As I walked back to the truck filled with a sense of pride, my hands were vibrating and my cheeks were hurting from the smile stretched across my face. I couldn’t make out what each of them was saying specifically as all three of them had erupted with excitement, hollering and congratulating me for shooting the bear. The one thing that was loud and clear--I had made the right choice.
            The story of this hunt really starts back with my 2015 spring bear season. With confidence and maybe ego on a high, I headed out trying to harvest a bear solo with a stick and string. I was still riding the thrill of arrowing my first bear from the spring prior. That had been a dream hunt, with only my second stalk I’d arrowed a solid Northern BC Pope and Young black bear. But the confidence I had gained was quickly put in check as I learnt my ability to field judge a black bear wasn't as good as I had thought. I’d stalked and arrowed a bear at 40 yards. Thinking I made a marginal shot, I left it overnight after not finding a blood trail. After a sleepless night and searching for hours the next day I found my shot was fine, but not only did I arrow a smaller bear, another predator had beat me to finding it.
            As the 2016 season rolled around and memories of 2015 were lurking behind me, a black cloud seemed to hang over me. Each time I went out there was a sense of urgency as well as nervousness and insecurity. The confidence I’d gained so quickly had been lost just as quickly. With each bear I saw I squandered the chance of harvest as I took time trying to gauge whether or not it was a “big” bear. It was as if the size of this year’s bear would bring some sort of redemption. This pressure was starting to take away from the joy of the hunt. The only thing that kept me pushing was my three kids, who simply loved to hunt with their dad.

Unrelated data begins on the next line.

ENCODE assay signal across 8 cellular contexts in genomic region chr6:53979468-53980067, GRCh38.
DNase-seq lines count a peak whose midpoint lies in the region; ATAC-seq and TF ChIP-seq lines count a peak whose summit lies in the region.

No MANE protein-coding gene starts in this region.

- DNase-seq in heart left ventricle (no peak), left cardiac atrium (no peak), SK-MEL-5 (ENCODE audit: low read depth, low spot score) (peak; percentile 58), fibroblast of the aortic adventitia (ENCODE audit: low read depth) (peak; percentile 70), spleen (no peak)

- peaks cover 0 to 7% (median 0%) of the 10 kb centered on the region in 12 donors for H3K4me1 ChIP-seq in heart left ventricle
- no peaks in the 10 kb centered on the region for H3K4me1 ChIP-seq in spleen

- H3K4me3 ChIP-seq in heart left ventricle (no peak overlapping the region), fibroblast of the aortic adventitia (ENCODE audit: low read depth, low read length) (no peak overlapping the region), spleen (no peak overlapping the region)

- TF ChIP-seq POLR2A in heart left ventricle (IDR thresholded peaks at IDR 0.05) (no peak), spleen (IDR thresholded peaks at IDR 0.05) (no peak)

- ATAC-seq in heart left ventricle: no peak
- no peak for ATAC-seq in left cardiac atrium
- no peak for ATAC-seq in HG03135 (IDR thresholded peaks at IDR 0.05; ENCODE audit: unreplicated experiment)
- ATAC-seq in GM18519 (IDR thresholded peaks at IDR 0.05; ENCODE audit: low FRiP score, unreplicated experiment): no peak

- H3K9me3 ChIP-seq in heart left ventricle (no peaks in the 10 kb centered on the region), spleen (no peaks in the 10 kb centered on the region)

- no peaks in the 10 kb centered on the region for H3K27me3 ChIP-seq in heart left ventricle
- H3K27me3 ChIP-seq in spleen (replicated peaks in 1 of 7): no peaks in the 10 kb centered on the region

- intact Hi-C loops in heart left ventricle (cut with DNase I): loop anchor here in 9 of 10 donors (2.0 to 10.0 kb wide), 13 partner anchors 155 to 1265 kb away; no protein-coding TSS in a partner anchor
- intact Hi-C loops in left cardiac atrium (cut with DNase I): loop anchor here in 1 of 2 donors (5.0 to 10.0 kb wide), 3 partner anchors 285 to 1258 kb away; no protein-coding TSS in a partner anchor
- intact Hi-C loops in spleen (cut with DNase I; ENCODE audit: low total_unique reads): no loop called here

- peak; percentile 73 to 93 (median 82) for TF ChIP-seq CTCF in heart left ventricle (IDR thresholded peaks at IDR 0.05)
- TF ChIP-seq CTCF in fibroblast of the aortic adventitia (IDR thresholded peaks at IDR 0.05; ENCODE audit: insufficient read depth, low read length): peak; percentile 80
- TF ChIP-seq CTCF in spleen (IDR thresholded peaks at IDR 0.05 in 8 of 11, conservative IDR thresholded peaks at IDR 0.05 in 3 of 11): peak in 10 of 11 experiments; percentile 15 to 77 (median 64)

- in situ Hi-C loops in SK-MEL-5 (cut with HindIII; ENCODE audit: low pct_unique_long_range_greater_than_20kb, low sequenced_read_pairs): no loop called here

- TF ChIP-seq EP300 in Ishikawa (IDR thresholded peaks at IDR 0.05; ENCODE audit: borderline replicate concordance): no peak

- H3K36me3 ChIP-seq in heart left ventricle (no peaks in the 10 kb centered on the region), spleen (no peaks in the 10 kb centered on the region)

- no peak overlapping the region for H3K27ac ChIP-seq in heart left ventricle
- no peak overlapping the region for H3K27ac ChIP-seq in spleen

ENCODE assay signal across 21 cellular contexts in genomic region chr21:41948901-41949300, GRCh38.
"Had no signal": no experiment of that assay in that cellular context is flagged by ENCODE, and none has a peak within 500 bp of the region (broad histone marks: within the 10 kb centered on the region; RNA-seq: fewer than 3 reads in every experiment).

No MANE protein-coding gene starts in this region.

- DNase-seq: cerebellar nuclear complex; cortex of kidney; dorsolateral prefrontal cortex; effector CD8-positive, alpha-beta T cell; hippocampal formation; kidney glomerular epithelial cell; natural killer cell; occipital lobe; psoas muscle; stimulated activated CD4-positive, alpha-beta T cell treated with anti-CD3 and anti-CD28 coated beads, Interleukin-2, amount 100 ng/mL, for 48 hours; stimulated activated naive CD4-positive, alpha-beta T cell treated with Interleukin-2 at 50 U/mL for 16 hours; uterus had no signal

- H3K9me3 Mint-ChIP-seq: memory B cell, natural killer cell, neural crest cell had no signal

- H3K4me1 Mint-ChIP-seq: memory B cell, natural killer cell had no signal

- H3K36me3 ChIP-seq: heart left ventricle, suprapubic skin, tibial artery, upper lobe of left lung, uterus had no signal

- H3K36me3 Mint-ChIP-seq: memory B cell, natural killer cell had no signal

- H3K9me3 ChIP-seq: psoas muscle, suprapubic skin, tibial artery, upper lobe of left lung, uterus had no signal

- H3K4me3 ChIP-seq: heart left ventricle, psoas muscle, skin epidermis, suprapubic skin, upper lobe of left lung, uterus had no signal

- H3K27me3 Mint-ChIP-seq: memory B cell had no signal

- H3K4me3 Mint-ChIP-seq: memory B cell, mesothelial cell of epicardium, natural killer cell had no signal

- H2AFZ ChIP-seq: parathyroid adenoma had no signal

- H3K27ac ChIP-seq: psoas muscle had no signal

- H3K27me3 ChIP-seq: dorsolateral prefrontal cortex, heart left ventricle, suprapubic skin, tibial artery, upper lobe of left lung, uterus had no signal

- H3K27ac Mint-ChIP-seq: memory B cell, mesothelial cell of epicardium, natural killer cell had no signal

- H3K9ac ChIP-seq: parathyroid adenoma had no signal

See, for me, one of the most enjoyable parts of hunting is sharing it with my kids, being able to take them out and show them things most kids don't get to see. Too often kids are raised by TVs and video games and have no clue about the adventure that lies beyond the tree line. As for my family, we’ve spent countless hours exploring, hunting together and getting away from the noise and distractions of the city.
            If I don't get to take my kids along, they mob me as I walk in the door, waiting to hear about how the hunt went. They sit on the floor, eyes wide open, clinging to every word that rolls from my tongue as if they were there experiencing every moment with me. They are never discouraged with an unsuccessful hunt, but rather are filled with awe and wonder as I unravel the details of the adventure that was had. I live for those moments and often think I enjoy coming home and sharing stories with them more than the adventure itself. I yearn for the days when they are the hunters with tags in their pockets itching to be filled.